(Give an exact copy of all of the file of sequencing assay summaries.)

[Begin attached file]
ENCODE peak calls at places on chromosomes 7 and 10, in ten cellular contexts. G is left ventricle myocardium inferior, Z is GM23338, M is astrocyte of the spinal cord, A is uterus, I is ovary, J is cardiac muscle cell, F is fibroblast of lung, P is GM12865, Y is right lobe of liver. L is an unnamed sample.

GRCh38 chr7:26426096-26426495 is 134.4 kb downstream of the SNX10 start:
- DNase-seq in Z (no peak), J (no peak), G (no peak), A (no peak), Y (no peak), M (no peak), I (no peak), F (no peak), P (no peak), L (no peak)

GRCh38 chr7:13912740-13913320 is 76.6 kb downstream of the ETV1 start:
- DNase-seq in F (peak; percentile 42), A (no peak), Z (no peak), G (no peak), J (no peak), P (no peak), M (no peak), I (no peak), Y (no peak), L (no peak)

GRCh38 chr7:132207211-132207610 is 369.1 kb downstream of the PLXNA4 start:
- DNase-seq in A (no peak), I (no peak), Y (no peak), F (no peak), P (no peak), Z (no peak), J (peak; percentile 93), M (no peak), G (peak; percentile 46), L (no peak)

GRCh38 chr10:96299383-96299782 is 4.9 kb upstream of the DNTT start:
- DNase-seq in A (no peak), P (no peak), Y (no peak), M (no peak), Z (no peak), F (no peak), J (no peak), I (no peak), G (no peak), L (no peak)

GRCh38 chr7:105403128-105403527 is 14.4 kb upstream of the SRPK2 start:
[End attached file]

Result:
ENCODE peak calls at places on chromosomes 7 and 10, in ten cellular contexts. G is left ventricle myocardium inferior, Z is GM23338, M is astrocyte of the spinal cord, A is uterus, I is ovary, J is cardiac muscle cell, F is fibroblast of lung, P is GM12865, Y is right lobe of liver. L is an unnamed sample.

GRCh38 chr7:26426096-26426495 is 134.4 kb downstream of the SNX10 start:
- DNase-seq in Z (no peak), J (no peak), G (no peak), A (no peak), Y (no peak), M (no peak), I (no peak), F (no peak), P (no peak), L (no peak)

GRCh38 chr7:13912740-13913320 is 76.6 kb downstream of the ETV1 start:
- DNase-seq in F (peak; percentile 42), A (no peak), Z (no peak), G (no peak), J (no peak), P (no peak), M (no peak), I (no peak), Y (no peak), L (no peak)

GRCh38 chr7:132207211-132207610 is 369.1 kb downstream of the PLXNA4 start:
- DNase-seq in A (no peak), I (no peak), Y (no peak), F (no peak), P (no peak), Z (no peak), J (peak; percentile 93), M (no peak), G (peak; percentile 46), L (no peak)

GRCh38 chr10:96299383-96299782 is 4.9 kb upstream of the DNTT start:
- DNase-seq in A (no peak), P (no peak), Y (no peak), M (no peak), Z (no peak), F (no peak), J (no peak), I (no peak), G (no peak), L (no peak)

GRCh38 chr7:105403128-105403527 is 14.4 kb upstream of the SRPK2 start: